The Atlantic, July/Aug. 2012 at 68, has a piece on the leadership styles of introverts and extroverts. According to some recent research, “introverted leaders typically deliver better outcomes than extroverts, because they’re more likely to let proactive employees run with their ideas.” Later, the article suggests that extroverted general counsel, “who like to be at the center of attention,” may feel threatened by subordinate lawyers who take too much initiative (See my post of Feb. 14, 2011: Kronos effect.).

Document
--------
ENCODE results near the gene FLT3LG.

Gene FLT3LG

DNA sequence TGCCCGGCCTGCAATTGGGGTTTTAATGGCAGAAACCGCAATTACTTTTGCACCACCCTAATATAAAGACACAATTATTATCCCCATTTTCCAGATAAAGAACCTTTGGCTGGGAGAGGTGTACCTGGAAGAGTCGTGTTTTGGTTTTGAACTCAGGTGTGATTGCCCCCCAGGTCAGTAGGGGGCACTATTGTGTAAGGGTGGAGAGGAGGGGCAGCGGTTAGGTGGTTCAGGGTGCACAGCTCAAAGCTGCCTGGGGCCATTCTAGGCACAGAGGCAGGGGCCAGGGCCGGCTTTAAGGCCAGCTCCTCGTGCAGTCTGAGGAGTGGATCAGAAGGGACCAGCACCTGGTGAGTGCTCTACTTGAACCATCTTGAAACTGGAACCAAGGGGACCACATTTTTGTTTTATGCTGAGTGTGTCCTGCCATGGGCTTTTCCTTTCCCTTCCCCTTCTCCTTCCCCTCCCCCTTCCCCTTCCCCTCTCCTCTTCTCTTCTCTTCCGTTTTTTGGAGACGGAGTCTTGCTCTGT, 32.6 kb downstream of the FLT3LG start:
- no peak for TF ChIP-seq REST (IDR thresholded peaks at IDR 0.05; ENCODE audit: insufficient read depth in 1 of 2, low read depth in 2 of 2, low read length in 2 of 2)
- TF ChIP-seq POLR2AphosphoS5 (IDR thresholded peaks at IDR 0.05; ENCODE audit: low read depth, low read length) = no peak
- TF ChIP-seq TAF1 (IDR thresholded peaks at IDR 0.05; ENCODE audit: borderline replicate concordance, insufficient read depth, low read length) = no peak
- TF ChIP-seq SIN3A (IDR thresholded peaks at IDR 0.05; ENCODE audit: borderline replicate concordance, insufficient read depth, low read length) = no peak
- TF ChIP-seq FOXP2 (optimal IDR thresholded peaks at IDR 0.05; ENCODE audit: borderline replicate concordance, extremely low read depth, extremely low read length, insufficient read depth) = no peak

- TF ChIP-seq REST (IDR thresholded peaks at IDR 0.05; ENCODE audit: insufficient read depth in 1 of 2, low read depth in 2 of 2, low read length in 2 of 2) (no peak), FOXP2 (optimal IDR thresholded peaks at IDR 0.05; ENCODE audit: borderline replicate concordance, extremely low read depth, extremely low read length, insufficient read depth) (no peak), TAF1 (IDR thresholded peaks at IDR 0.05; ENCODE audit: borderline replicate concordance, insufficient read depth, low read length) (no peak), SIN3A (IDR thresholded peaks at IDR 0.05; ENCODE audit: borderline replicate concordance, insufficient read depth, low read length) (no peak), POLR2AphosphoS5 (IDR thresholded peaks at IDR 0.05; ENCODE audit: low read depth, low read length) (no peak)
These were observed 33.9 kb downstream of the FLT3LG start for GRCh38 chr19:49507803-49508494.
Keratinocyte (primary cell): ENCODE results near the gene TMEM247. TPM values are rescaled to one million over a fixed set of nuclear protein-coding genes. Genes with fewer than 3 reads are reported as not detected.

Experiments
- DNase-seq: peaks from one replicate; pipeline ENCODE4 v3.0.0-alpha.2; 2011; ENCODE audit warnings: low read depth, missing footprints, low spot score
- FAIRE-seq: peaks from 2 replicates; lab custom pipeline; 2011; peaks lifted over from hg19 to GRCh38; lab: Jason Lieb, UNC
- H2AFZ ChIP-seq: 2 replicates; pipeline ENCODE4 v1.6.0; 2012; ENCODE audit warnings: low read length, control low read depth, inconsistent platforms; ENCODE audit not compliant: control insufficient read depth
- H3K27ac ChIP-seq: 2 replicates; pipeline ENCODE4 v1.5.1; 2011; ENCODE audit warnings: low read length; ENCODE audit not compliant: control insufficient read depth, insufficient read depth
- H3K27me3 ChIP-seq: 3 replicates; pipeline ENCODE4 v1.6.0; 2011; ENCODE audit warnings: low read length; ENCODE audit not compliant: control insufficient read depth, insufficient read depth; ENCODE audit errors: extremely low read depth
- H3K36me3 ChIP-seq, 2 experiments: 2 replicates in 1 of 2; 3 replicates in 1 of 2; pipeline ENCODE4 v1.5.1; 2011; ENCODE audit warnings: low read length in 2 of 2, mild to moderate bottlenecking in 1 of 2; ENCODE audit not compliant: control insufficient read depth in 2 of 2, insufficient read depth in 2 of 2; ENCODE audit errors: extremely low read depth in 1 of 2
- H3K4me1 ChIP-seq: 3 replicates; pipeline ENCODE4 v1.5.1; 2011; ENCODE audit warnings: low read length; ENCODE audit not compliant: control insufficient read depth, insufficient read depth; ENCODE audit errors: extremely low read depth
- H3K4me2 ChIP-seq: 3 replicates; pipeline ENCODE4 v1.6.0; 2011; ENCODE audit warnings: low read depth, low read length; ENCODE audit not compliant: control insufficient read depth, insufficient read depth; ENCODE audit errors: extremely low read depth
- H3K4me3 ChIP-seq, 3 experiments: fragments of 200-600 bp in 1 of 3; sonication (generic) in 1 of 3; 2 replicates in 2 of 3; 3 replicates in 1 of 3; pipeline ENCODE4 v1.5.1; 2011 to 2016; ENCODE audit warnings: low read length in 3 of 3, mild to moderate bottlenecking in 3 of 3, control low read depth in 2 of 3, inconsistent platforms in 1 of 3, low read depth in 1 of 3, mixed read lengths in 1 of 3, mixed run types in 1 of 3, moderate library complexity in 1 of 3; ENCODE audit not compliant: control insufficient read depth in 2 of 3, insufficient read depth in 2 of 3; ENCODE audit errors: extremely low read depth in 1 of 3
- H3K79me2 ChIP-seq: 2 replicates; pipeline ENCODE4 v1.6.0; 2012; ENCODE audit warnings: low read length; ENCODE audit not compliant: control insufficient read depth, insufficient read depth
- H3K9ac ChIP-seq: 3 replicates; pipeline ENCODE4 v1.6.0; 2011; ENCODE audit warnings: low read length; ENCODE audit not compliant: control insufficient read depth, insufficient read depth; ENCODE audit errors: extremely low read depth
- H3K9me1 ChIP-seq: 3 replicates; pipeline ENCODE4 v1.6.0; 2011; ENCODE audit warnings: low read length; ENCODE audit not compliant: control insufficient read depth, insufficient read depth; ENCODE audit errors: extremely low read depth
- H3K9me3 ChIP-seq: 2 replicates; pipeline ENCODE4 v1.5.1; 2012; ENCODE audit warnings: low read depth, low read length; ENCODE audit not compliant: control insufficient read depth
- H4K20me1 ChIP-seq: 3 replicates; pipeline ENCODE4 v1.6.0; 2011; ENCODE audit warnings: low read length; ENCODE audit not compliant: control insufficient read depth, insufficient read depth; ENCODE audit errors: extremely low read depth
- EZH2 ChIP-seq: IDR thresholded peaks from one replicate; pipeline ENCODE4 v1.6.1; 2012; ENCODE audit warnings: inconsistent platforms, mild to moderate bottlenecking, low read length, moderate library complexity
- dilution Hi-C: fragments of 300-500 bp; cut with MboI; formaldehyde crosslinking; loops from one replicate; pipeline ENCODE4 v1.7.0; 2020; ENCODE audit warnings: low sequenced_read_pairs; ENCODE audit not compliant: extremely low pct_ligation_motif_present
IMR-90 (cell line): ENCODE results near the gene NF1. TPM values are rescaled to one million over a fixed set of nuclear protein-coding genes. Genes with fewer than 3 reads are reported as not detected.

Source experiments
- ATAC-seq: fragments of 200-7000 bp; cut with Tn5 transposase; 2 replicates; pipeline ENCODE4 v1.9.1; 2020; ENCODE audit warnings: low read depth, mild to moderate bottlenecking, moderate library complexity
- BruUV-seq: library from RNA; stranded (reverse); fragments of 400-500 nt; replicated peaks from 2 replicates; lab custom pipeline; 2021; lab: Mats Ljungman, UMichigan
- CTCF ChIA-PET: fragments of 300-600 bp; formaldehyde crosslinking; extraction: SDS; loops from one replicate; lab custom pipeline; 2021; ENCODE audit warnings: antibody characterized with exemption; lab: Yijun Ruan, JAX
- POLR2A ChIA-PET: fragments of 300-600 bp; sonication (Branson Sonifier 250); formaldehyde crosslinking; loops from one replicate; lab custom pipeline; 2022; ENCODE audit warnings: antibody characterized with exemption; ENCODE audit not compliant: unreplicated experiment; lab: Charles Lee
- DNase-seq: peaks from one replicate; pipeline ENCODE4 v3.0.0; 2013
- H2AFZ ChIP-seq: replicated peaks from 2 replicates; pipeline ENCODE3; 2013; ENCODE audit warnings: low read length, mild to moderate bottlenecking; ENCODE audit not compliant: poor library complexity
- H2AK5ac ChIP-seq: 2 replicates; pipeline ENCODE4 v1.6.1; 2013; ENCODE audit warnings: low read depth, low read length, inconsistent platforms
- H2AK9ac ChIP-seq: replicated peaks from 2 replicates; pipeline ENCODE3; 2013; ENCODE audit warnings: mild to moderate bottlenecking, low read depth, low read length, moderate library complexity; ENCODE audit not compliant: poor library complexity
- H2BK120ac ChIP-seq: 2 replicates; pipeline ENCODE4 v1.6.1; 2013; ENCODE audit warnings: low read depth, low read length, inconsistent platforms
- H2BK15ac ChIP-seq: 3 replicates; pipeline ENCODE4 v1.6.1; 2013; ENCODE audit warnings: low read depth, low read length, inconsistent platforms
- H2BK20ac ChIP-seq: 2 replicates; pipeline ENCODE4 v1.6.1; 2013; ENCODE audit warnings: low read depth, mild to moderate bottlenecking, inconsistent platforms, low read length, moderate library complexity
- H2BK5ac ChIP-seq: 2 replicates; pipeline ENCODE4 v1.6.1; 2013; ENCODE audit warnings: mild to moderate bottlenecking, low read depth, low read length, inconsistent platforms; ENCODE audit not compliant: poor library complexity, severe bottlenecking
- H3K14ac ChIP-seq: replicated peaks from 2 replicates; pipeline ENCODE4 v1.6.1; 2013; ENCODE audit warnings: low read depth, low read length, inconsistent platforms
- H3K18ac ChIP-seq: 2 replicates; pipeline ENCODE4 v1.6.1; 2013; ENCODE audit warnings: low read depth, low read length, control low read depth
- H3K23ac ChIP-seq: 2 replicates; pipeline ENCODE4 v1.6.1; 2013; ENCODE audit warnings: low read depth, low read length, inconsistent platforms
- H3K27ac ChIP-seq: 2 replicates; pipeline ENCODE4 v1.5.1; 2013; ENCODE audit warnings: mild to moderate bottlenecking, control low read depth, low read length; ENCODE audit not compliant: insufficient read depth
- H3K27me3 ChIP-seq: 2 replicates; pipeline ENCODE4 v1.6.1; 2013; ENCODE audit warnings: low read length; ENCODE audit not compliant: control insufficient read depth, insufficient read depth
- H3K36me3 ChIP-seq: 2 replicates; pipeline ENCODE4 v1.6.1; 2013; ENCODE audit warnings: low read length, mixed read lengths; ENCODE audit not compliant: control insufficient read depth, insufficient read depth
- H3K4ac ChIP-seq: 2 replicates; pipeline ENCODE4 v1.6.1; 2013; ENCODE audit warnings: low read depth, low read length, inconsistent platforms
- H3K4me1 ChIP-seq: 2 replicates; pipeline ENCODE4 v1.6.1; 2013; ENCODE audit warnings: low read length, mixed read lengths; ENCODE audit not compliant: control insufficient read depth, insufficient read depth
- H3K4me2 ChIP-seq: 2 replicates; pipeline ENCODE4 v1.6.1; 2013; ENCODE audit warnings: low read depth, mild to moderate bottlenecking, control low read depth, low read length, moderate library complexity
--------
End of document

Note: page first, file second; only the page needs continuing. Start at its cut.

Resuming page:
The short piece mentions other powers of introverts. They persist, they take more careful risk, and they are more comfortable with solitude – “a crucial spur to creativity.”
So, a boisterous, rah-rah style, Teddy Roosevelt leading the Rough Riders may not fit so well in a law department (See my post of April 18, 2005: lawyers’ MBTI scores compared to those of the general population; Aug. 21, 2005: lawyers as introverts; and June 11, 2006: Meyers-Briggs and a generational shift toward extroversion.). Many of its projects last a long time, involved risk judgments, and call for thoughtful solutions.